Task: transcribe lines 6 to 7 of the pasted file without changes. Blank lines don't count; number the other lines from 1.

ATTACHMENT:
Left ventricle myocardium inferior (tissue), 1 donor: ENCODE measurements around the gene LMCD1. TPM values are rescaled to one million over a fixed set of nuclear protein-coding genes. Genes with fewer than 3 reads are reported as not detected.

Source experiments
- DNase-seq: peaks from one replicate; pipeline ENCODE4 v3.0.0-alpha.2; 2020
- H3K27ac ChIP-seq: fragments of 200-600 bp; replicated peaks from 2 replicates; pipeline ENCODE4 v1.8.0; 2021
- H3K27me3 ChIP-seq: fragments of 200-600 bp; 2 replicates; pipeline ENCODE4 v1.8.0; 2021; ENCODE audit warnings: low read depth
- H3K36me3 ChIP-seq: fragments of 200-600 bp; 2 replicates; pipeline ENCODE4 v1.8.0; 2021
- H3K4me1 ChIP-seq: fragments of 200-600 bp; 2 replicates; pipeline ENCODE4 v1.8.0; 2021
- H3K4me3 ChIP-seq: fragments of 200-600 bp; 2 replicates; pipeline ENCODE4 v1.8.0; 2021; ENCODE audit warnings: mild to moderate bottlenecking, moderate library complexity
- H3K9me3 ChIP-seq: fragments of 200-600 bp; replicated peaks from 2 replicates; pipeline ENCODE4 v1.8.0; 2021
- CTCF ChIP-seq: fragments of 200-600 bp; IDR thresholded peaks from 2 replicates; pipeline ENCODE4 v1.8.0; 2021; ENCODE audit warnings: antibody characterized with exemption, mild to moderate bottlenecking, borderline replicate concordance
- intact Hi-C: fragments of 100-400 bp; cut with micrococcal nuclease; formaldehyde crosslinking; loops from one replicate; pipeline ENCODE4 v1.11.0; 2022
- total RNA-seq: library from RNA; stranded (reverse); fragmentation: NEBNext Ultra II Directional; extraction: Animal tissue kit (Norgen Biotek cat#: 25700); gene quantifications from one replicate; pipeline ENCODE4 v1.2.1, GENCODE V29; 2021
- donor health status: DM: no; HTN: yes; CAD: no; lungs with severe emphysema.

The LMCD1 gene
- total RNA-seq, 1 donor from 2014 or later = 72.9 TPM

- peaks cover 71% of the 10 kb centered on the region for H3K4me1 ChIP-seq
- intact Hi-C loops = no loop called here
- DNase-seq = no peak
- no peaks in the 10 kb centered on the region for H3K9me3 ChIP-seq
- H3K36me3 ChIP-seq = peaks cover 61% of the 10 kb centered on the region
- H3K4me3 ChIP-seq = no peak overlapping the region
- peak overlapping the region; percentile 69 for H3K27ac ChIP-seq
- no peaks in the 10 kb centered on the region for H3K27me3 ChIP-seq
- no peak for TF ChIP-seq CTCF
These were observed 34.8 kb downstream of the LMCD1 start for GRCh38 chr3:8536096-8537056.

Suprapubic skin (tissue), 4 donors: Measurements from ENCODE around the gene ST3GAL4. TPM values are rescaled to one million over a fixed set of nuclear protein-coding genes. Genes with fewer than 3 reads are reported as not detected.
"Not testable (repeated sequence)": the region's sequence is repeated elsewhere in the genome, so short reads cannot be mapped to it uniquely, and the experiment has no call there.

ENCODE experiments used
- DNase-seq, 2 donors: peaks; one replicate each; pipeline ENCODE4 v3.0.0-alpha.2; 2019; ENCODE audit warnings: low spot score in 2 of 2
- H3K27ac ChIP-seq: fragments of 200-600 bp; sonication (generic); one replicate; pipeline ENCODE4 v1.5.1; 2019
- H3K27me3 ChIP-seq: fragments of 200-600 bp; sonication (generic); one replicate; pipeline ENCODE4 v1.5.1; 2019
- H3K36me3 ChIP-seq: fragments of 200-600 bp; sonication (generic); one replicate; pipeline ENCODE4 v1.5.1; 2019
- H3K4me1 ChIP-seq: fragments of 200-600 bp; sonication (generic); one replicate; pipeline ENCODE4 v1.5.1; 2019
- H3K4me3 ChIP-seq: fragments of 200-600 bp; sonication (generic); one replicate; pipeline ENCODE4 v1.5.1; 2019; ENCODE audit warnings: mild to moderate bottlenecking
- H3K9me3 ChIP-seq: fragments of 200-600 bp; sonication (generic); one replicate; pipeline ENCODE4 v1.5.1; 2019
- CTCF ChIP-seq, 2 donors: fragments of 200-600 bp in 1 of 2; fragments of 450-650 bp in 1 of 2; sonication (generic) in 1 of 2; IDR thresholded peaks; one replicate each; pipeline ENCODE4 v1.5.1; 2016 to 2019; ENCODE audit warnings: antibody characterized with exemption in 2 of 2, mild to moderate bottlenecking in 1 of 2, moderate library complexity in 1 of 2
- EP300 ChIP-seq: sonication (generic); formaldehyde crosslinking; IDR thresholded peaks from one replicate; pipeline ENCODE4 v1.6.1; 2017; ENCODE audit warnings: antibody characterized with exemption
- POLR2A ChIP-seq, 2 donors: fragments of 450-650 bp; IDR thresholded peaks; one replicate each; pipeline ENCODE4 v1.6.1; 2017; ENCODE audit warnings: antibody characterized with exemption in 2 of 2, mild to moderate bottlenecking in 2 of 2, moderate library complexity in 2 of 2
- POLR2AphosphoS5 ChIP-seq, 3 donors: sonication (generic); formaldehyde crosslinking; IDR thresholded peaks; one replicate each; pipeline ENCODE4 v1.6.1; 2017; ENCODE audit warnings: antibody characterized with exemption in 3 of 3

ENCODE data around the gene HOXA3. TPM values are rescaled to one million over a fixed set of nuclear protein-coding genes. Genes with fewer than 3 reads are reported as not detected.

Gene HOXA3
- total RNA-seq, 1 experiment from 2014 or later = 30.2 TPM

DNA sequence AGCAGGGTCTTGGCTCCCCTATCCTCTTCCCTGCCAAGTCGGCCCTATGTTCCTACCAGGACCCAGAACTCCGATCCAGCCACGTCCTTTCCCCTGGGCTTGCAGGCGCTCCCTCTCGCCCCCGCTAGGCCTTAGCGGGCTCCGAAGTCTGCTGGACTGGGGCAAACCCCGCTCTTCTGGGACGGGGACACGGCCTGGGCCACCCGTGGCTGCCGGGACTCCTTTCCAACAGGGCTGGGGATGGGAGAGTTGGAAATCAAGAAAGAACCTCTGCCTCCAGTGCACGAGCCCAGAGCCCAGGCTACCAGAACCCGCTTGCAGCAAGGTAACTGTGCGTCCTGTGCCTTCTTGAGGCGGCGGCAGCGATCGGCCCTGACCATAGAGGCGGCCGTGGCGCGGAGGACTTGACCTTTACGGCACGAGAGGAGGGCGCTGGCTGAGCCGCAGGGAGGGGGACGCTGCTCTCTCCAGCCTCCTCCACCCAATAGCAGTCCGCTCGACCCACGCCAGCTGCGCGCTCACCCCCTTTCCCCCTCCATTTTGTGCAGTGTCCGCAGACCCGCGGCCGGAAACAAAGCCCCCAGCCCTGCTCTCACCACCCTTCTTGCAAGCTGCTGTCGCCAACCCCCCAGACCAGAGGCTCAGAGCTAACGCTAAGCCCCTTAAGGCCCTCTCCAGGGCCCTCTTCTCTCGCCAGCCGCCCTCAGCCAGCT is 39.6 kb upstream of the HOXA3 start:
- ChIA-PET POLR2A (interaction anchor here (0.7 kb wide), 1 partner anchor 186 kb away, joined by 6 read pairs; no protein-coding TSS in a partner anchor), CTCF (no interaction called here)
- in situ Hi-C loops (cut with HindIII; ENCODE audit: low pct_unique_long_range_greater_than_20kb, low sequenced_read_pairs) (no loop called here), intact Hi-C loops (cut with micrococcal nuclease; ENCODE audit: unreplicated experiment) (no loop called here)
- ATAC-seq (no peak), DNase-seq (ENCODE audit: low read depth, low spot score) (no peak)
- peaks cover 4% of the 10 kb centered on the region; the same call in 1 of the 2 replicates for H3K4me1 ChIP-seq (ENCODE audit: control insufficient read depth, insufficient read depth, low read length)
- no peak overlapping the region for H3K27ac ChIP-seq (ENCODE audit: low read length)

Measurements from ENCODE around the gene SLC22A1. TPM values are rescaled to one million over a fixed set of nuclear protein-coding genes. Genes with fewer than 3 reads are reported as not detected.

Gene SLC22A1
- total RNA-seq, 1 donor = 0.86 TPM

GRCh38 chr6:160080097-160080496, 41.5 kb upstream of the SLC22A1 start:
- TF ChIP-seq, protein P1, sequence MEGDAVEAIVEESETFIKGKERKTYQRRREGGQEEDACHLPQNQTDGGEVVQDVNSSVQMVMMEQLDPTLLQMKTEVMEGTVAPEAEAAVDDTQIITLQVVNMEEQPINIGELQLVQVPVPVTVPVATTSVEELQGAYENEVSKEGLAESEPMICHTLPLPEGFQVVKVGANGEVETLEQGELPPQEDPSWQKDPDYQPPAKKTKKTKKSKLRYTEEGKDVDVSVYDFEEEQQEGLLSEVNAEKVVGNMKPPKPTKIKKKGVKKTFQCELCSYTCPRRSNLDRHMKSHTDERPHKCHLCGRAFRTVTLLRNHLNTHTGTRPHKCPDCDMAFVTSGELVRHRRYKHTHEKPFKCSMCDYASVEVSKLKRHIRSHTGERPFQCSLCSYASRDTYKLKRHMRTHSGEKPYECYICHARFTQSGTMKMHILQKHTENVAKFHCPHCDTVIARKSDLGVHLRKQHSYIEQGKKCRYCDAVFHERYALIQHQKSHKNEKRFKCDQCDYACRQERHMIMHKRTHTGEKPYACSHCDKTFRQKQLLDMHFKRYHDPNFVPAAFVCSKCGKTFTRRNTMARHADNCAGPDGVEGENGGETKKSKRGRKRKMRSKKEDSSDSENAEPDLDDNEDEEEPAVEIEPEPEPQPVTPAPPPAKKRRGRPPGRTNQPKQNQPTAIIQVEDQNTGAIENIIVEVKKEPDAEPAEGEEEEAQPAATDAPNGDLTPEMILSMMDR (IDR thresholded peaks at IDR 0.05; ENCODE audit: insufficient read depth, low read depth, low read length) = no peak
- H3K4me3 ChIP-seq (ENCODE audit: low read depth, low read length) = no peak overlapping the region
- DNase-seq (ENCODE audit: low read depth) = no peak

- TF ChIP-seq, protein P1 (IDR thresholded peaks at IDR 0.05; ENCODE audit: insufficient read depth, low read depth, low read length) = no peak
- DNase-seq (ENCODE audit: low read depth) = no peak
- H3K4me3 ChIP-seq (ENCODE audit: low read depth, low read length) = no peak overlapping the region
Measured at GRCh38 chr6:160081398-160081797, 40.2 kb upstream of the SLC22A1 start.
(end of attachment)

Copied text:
- H3K36me3 ChIP-seq: fragments of 200-600 bp; 2 replicates; pipeline ENCODE4 v1.8.0; 2021
- H3K4me1 ChIP-seq: fragments of 200-600 bp; 2 replicates; pipeline ENCODE4 v1.8.0; 2021